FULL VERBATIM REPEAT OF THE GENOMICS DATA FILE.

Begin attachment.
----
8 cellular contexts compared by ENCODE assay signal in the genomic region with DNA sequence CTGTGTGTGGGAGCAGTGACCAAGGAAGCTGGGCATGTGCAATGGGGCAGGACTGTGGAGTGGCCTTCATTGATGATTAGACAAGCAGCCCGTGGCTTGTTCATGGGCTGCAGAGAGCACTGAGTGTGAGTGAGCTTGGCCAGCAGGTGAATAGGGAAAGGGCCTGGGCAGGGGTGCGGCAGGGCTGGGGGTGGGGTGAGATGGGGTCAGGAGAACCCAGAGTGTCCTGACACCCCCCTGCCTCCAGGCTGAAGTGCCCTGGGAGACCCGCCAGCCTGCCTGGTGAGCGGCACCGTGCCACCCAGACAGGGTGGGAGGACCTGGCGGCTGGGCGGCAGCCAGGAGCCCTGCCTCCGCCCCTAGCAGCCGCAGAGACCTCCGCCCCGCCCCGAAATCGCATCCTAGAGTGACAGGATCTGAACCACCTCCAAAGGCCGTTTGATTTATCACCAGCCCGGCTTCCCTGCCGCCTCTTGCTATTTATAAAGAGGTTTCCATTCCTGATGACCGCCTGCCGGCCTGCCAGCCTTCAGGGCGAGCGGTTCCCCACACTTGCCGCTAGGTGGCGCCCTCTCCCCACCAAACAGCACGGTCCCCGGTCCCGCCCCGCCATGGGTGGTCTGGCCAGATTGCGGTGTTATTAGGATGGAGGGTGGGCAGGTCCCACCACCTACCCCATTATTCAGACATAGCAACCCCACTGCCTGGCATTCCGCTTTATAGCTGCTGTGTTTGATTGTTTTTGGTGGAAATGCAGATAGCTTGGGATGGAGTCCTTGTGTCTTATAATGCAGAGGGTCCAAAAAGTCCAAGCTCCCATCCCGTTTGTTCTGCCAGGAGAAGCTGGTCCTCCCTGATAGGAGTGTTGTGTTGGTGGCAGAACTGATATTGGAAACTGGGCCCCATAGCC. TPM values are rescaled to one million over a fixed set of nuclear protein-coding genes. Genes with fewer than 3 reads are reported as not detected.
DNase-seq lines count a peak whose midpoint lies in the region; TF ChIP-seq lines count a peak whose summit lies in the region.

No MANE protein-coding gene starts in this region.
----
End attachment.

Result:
8 cellular contexts compared by ENCODE assay signal in the genomic region with DNA sequence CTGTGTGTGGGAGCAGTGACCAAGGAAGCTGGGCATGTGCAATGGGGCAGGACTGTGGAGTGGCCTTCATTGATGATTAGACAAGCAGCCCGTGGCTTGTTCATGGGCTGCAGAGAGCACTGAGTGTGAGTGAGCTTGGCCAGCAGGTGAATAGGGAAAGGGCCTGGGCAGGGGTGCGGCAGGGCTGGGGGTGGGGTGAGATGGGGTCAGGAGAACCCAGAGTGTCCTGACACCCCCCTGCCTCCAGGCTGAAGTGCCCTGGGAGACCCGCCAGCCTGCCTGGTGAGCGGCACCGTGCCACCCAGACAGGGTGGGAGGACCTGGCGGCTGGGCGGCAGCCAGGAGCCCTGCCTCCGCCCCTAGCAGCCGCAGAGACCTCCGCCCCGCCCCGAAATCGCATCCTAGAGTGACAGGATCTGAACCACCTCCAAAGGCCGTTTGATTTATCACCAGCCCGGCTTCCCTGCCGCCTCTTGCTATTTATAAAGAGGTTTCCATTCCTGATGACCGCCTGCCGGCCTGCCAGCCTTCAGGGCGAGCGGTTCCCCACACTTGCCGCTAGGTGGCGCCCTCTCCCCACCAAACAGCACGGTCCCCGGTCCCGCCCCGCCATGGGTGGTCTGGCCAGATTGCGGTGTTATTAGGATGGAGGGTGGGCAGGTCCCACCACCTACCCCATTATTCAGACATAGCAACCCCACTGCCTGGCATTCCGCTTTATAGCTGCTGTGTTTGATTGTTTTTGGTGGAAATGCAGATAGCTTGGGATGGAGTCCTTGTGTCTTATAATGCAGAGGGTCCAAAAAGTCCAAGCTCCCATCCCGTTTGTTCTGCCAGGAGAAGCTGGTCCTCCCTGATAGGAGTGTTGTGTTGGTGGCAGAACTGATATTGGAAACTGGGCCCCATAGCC. TPM values are rescaled to one million over a fixed set of nuclear protein-coding genes. Genes with fewer than 3 reads are reported as not detected.
DNase-seq lines count a peak whose midpoint lies in the region; TF ChIP-seq lines count a peak whose summit lies in the region.

No MANE protein-coding gene starts in this region.